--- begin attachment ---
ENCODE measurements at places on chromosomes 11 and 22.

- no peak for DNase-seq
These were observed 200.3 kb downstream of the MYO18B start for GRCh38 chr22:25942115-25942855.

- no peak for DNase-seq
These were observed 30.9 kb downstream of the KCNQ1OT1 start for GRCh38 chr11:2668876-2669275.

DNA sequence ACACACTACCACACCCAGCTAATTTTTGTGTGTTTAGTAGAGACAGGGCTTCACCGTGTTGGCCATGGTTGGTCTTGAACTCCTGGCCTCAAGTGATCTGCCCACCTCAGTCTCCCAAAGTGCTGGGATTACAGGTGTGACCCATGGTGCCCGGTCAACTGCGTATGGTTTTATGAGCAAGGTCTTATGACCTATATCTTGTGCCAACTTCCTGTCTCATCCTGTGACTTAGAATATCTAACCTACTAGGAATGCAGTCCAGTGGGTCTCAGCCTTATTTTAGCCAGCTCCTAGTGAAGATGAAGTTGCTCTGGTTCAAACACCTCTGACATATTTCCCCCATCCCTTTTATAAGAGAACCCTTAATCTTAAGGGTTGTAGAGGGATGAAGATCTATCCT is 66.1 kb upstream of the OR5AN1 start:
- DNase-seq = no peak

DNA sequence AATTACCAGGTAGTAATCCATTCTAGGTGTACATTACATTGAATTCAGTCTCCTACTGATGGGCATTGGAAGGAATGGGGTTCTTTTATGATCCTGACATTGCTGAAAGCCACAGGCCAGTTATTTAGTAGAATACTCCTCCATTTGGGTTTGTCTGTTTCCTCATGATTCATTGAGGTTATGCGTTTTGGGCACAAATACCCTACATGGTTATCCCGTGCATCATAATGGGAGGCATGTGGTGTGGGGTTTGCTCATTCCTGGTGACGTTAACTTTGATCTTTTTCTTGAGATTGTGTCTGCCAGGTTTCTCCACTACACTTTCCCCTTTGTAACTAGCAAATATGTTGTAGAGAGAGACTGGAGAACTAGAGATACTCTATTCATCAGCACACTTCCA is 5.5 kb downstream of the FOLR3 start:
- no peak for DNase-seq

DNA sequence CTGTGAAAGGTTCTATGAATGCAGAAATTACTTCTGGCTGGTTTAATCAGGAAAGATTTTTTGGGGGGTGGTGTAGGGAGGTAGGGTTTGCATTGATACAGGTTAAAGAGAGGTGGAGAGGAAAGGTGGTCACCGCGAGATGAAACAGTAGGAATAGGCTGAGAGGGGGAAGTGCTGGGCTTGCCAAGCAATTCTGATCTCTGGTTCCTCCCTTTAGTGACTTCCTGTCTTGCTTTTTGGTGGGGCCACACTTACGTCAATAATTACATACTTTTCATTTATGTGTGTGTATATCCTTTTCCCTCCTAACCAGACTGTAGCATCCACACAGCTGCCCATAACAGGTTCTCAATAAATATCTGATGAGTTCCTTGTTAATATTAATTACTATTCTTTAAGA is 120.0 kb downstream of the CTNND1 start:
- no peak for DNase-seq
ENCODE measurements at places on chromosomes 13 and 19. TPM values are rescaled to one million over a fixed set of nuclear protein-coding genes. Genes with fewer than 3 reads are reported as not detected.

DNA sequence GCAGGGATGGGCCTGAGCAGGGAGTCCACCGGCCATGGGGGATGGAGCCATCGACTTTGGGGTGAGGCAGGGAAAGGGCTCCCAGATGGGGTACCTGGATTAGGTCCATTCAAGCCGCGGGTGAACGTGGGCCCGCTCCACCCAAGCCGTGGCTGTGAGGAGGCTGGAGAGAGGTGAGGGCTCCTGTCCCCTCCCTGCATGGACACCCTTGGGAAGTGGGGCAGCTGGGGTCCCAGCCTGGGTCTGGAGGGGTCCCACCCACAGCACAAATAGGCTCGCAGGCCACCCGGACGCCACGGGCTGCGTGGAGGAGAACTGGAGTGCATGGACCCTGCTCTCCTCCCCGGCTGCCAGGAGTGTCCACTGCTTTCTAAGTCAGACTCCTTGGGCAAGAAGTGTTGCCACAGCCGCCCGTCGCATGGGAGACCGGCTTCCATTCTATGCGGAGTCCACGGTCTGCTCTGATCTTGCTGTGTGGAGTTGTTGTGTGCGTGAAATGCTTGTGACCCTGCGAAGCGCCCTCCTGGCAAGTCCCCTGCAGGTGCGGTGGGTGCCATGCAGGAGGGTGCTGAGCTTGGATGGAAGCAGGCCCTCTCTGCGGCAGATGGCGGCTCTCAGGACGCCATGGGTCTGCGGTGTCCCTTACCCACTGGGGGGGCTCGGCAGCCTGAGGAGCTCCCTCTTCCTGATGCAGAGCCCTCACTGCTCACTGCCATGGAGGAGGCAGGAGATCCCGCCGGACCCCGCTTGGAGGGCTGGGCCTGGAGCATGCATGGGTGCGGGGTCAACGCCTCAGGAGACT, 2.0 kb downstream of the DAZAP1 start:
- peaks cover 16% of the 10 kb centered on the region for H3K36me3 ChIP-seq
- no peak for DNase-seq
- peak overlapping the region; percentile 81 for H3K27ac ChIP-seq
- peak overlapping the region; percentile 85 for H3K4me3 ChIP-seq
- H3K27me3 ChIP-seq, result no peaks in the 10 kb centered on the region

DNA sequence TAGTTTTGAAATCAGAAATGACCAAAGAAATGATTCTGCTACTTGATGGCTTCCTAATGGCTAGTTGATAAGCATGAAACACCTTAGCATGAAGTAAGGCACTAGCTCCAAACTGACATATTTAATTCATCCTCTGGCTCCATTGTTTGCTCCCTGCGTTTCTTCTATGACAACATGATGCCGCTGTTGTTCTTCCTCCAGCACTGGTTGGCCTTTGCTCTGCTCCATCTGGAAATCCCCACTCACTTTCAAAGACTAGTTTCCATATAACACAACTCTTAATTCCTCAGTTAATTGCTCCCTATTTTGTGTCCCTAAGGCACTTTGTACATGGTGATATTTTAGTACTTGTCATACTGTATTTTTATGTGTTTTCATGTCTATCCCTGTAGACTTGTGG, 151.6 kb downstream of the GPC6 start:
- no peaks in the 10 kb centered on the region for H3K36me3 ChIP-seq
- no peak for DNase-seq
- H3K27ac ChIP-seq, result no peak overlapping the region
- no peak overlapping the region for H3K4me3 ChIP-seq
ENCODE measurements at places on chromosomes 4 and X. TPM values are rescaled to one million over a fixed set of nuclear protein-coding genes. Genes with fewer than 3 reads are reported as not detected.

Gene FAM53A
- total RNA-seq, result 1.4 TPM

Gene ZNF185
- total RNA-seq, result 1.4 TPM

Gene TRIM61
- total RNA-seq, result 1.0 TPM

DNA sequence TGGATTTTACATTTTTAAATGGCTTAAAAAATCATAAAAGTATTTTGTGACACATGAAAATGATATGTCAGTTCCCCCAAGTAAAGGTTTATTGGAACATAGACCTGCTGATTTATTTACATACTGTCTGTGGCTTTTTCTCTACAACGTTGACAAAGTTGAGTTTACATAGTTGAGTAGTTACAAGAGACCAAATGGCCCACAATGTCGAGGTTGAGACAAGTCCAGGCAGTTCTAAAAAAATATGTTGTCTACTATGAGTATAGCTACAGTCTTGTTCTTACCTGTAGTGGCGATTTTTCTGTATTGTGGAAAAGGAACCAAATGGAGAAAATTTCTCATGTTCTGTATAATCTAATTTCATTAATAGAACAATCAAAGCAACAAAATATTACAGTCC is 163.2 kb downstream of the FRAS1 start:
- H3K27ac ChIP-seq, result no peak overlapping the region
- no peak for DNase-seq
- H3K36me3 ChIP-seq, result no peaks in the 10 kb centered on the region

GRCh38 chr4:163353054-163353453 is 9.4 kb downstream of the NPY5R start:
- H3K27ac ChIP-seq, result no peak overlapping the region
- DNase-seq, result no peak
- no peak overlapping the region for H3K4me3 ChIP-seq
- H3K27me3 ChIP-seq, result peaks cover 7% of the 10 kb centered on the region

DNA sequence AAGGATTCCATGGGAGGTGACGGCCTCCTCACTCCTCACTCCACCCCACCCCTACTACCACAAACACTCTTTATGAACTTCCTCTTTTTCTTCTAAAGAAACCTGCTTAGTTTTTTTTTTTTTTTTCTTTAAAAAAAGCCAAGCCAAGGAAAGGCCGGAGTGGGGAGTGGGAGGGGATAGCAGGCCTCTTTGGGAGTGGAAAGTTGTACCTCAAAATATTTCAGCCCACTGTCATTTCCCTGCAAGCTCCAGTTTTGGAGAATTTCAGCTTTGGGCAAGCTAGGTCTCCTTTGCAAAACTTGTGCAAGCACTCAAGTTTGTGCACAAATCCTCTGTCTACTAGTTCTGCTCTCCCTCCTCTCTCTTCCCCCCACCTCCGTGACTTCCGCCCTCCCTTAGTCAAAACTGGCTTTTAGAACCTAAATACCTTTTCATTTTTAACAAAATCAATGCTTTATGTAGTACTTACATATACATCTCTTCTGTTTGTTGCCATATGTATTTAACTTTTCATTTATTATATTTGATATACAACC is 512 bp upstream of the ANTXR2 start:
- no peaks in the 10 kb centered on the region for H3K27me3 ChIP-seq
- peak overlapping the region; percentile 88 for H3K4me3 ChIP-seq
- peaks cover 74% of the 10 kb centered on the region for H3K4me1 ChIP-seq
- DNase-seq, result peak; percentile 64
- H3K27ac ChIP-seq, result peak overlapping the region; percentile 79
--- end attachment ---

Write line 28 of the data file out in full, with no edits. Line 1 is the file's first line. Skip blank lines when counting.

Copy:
- total RNA-seq, result 1.4 TPM